In a recent article titled "Time for Congress to Reform Structured Settlements", published April 20, 2015 in the Congress Blog, attorney Richard Risk alleges "Congress’ noble goal of supporting accident victims has been upended by the current system in which insurers and their consultants often deceptively rig structured settlements against accident victims."
To "clean up" the primary structured settlement market, Risk recommends that Congress or the Consumer Financial Protection Bureau (CFPB) should take action against "abusive practices" in the structured settlement industry and, "at a minimum", these reforms should include:
- "Ensure victims have better access to their own structure consultants."
- "Require diversification in large cases."
- "Demand better disclosure from the defense."
Even assuming Risk's prognosis is correct, his proposed governmental solution is not - at least not for injury victims who are represented by legal counsel. Each of the three "reforms" Risk highlights falls squarely within the fiduciary role and responsibilities of plaintiff attorneys which encompass settlement planning and negotiation as well as litigation.
In the past, many plaintiff attorneys have relied on defendants and their advisors to make structured settlement proposals and to provide expertise regarding structured settlements. This practice was and continues to be a mistake and could be considered professional malpractice.
Plaintiff attorneys should never rely exclusively on the defense for structured settlement advice. Defense attorneys, structured settlement brokers and other consultants working on the defense side are not engaged to work for the plaintiff or to advise the plaintiff’s attorney. Defense settlement objectives are to secure a full release for all defendants and related parties at a reasonable cost.
A broad range of professionals, including structured settlement consultants, currently provides settlement planning related services to plaintiffs and their attorneys. Most structured settlement consultants belong to one of two primary market structured settlement associations: the National Structured Settlement Trade Association (NSSTA) or the Society of Settlement Planners (SSP).
NSSTA and SSP share a divisive political history which may explain, in part, the indirect critique of NSSTA (whose members are meeting this week in Washington, D.C.) that envelops the article by Risk, an SSP member. Whether intentional or not, Risk's article appears to represent a step backward from recent attempts by leaders of both associations to unify the primary structured settlement market.
During the NSSTA Fall 2014 Conference, for example, SSP President Neil Johnson outlined a "Blueprint for Industry Unification" which he and NSSTA President Kevin Silo continued to discuss at the SSP 2015 Annual Conference in a repeat performance of their "Presidents' Panel". Johnson's appeal for unity characterized "industry disarray" as a "threat to our future." Labeling diversity "good" and disparity "bad", he called for a united front before the public.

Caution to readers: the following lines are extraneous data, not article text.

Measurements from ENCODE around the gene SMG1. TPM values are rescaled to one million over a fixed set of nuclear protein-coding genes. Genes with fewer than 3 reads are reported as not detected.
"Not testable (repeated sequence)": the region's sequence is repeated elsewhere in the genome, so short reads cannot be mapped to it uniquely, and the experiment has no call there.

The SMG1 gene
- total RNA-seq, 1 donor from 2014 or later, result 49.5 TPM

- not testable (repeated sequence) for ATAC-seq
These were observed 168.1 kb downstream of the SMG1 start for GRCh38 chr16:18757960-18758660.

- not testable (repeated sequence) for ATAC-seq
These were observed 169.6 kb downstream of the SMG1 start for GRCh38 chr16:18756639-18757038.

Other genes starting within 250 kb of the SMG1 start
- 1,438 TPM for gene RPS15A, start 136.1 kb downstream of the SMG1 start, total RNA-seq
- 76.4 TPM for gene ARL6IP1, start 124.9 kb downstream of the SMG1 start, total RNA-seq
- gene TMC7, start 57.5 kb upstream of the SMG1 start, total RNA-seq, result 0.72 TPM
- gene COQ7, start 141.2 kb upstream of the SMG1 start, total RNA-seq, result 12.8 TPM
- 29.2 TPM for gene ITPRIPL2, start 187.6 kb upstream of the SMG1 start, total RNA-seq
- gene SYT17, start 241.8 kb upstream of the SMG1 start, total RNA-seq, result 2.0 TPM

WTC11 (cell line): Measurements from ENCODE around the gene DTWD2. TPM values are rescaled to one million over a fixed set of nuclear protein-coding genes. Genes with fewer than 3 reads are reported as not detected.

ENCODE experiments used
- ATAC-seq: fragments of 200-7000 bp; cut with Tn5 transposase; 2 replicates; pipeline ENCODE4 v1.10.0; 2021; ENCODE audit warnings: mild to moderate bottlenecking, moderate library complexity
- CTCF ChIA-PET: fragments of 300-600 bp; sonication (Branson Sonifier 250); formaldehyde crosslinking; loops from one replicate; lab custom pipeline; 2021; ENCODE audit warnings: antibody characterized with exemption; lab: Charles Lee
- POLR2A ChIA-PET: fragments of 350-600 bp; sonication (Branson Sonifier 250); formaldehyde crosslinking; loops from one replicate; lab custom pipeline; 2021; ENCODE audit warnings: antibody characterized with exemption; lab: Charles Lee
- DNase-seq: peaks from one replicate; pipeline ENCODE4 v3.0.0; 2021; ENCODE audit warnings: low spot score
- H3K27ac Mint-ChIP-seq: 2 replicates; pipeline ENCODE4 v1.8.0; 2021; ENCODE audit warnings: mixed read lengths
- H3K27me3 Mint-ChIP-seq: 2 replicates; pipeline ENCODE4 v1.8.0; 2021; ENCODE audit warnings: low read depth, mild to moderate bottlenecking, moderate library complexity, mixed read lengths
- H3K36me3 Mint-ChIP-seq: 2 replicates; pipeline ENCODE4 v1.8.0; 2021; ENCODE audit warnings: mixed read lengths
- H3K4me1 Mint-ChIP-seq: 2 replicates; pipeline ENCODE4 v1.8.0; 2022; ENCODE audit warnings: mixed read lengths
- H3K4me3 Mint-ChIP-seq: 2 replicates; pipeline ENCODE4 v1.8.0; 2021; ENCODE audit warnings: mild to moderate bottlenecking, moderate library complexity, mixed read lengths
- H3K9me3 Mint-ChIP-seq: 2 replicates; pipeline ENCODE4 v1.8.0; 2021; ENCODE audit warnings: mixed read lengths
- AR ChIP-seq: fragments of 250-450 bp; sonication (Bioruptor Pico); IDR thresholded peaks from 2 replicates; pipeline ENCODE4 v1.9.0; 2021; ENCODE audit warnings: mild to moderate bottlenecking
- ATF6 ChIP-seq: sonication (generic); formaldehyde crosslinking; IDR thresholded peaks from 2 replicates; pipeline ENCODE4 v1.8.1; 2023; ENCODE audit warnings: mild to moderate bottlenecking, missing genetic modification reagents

In Johnson's words: lack of structured settlement industry unity is "a drain - a drain on financial resources ... a drain on productivity ... a drain on our public image ... a drain on physical and emotional health. Lack of unity diverts attention from productive projects. It always focuses attention on the negative, never on the positive. Lack of industry unity shows no partiality or favoritism for either NSSTA or SSP."
Many structured settlement professionals increasingly recognize the need to acknowledge and address structured settlement industry problems - including the need to improve primary and secondary business practices and standards. Relatively few industry participants, however, are likely to support Risk's proposal for federal legislation and/or regulation to attempt to force defendants to fulfill the fiduciary responsibilities plaintiff attorneys owe to their own clients.
A better solution, in S2KM's opinion, would encompass a combination of structured settlement industry self-regulation and improved education of plaintiff attorneys (and consultants themselves) about the client benefits and professional responsibilities associated with structured settlements in the context of personal injury settlement planning. This solution represents both an opportunity and a challenge for a new generation of structured settlement leaders.
For more detailed analysis about the role and responsibilities of plaintiff attorneys in structured settlements, see chapter 5 of "Structured Settlements and Periodic Payment Judgments" (S2P2J).